GymnasticsRecap_Levi

In the final home regular season meet of her career, senior captain Kyra Levi was as strong as ever, scoring a 9.900 in the floor for the No. 3 score in the event in school history.

Credit: Carson Kahoe

Fly, gymnasts, fly!

On Sunday afternoon, Penn gymnastics hit its season high score in its Senior Meet, beating out its previous high earned last week at Cornell by more than a full point. Among the highlights for the Red and Blue was a combined score of 49.300 on floor, tying a school record last set in 2003, and ultimately leading the Quakers to take third place in the contest.

Penn came into the weekend with electric energy, coming off a big win against defending Ivy League champion Cornell last week. On paper, Sunday's meet went as expected with no upsets. No. 59 Penn posted a final score of 193.725, placing third behind No. 50 Temple (194.700) and No. 52 Bridgeport (194.225), but ahead of No. 73 Ursinus (186.900).

However, the meet itself was anything but conventional. This was the Quakers’ (3-6, 2-1 Ivy) Senior Meet, and the gymnastics class of 2018 lived up to expectations with solid performances. Coach John Ceralde says that this class has “represented Penn gymnastics very well.” Sunday was no exception, with senior gymnasts holding the leading scores on Penn’s team in every event.

Ally Podsednik individually placed fifth on the vault (9.725). Senior captain Kyra Levi was fourth on the uneven parallel bars (9.750), second on the balance beam with a career high of 9.775, and second on floor with a stellar 9.900 on floor.

Contributions were not just made by the gymnasts doing routines. Injured seniors Olivia Neistat and Emily Shugan were seen boosting the energy in the Palestra, cheering and high-fiving their teammates.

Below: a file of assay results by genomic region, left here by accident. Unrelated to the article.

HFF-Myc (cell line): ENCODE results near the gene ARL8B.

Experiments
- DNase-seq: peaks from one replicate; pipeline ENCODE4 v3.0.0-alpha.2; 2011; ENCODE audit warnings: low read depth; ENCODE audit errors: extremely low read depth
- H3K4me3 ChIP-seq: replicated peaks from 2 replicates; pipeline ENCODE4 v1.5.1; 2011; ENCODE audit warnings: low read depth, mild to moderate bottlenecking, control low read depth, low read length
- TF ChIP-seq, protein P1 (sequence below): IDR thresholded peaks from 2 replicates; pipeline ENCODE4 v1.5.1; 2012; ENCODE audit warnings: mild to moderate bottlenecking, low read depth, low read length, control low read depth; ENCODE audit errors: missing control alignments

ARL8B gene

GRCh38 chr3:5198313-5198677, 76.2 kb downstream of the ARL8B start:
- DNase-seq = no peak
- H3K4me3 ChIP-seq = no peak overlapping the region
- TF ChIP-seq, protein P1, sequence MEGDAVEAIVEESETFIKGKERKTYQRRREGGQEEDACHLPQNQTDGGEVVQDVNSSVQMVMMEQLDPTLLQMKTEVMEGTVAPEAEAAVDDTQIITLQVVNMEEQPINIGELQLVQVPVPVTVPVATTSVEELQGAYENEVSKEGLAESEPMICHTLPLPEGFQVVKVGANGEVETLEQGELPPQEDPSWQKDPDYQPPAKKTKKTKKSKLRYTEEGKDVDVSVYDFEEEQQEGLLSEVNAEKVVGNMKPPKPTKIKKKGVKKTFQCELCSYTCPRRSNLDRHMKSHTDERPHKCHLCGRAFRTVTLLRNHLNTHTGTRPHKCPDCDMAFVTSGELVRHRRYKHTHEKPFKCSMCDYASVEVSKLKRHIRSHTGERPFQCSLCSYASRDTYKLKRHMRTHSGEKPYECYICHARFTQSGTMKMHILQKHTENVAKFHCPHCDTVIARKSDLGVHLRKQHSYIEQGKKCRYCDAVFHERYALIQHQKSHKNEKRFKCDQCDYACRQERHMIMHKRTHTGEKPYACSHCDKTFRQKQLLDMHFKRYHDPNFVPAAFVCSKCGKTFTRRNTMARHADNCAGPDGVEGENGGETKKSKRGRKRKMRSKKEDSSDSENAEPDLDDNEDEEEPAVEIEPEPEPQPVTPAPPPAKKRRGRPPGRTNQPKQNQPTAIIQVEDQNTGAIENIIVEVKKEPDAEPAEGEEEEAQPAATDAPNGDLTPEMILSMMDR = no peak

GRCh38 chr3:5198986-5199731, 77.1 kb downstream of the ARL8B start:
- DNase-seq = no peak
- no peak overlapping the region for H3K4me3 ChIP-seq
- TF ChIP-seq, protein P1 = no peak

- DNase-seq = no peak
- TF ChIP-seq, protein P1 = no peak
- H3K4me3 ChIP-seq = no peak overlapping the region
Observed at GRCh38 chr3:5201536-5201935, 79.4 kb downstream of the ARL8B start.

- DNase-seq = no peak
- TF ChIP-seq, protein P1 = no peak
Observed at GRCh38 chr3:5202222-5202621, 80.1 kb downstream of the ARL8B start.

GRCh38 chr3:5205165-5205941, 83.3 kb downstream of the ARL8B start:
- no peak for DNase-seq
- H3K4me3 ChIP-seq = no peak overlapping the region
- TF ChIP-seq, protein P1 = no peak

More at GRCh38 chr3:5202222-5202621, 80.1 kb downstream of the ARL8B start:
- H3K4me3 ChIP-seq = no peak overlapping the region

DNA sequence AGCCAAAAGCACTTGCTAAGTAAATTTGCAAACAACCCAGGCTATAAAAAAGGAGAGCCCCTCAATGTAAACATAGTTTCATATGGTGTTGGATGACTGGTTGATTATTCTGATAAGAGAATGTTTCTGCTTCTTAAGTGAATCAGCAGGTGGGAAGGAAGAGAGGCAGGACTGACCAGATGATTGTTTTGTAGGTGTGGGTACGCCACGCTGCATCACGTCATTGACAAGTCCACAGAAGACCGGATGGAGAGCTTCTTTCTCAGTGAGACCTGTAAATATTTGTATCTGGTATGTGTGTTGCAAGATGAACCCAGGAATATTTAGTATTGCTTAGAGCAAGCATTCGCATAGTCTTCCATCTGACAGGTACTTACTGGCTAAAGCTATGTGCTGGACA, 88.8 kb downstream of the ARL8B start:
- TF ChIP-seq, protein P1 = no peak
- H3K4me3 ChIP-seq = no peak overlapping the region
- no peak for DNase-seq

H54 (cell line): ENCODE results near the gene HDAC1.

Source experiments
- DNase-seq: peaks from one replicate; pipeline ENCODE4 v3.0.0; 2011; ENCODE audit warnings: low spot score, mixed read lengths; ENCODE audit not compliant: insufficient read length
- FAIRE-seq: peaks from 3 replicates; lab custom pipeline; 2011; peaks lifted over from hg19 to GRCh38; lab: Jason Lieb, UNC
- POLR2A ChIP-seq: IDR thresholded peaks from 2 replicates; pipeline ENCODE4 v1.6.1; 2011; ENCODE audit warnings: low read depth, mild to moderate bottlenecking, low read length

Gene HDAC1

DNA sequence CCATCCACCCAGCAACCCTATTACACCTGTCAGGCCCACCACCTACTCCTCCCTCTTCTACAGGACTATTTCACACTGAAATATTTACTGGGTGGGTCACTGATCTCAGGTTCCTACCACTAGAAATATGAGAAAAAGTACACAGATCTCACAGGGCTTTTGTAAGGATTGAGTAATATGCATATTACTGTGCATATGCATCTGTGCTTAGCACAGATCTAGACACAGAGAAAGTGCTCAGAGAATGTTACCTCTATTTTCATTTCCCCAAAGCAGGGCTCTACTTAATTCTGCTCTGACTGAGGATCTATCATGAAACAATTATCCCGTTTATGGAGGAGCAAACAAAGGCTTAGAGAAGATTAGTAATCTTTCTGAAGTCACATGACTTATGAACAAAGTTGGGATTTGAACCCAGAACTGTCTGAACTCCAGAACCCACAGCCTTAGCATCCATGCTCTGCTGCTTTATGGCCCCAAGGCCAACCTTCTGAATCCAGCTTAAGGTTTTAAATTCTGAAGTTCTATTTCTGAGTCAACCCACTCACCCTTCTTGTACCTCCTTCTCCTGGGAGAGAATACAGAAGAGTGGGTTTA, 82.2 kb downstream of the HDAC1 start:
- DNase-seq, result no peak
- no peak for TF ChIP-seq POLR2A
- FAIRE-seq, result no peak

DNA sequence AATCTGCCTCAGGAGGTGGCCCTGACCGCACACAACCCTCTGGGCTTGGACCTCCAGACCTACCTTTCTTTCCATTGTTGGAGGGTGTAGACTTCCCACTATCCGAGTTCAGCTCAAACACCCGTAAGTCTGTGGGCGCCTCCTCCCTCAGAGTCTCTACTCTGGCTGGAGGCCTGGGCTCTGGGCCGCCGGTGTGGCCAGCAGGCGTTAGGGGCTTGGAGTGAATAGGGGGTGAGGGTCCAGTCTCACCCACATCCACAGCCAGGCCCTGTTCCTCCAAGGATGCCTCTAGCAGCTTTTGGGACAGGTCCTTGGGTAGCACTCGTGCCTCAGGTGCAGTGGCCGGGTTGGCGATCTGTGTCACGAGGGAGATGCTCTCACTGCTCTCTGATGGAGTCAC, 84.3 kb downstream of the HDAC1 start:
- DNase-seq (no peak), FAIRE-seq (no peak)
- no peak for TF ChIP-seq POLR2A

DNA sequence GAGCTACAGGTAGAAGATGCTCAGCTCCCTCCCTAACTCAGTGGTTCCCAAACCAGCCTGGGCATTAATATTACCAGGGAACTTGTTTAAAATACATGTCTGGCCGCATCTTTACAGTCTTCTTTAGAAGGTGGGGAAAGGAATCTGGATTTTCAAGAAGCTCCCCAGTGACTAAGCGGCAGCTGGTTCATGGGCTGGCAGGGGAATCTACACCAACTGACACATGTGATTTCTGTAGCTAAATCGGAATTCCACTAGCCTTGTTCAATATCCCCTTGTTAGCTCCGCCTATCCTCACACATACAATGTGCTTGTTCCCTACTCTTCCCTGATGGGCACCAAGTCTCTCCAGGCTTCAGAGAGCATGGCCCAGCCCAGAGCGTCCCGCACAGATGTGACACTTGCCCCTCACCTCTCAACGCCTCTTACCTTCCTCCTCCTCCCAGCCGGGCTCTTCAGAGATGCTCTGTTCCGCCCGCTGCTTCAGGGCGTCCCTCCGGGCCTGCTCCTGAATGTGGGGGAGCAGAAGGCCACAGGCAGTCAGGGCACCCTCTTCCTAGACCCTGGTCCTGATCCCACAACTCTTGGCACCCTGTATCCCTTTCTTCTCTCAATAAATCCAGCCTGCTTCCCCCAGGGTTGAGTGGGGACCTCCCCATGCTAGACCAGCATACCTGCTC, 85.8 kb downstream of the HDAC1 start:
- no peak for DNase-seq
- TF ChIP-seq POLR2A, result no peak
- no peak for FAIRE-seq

“They’re contributing just as much, if not more, than people doing the actual routines,” Levi said. “Over half the battle of gymnastics is the mental and the team aspect, and I would say they contribute more than anybody else. I don’t think we would feel as much of a team without them.”

Levi says that her senior class has “developed a really strong team dynamic. All six of us all chipped in in any way we could and it worked out.” This mentality was apparent when senior Alex Hartke’s teammates danced alongside her at the edge of the mat during her floor routine. 

Hartke earned a career high of 9.925, taking first place in the event, and securing the second-best score in the event in school history. This is Hartke’s second week in a row earning a career high, also scoring a 9.825 on the beam last week against Cornell.

“She never ceases to amaze us," Ceralde said on Hartke. "She’s always improving, working hard in the gym and I’m really happy for her to hit her career high her senior year.” When asked if he thought she might break it again, Ceralde said that he “wouldn’t be surprised.”

Sunday was only the latest example of Penn's consistent improvement all season, reaching their season-high score of 193.725. In each meet this year, the Quakers have been able to score higher than they did the previous week.

 “This was a huge improvement for us. ... Each week we’re kind of building on what we’ve done  the week before," Levi said. "This is really how you win Ivy championships, so I think we’re in a really good spot and everybody feels really motivated to keep improving.”

To honor the seniors, their families played short slideshows displaying each senior progressing through their gymnastics careers. Sunday’s performances of these 21- and 22-year-old women, compared to the videos of six-year-olds dancing around the kitchen or doing backbends in the living room, show how far these seniors have come. 

But perhaps the biggest way to show that development would be to win the Ivy Classic in a couple weeks.

The last time Penn won the Ivy Classic was in 2015, when this class of seniors were freshmen. Senior Megan Finck intends on “going out with a bang … just like we started."  

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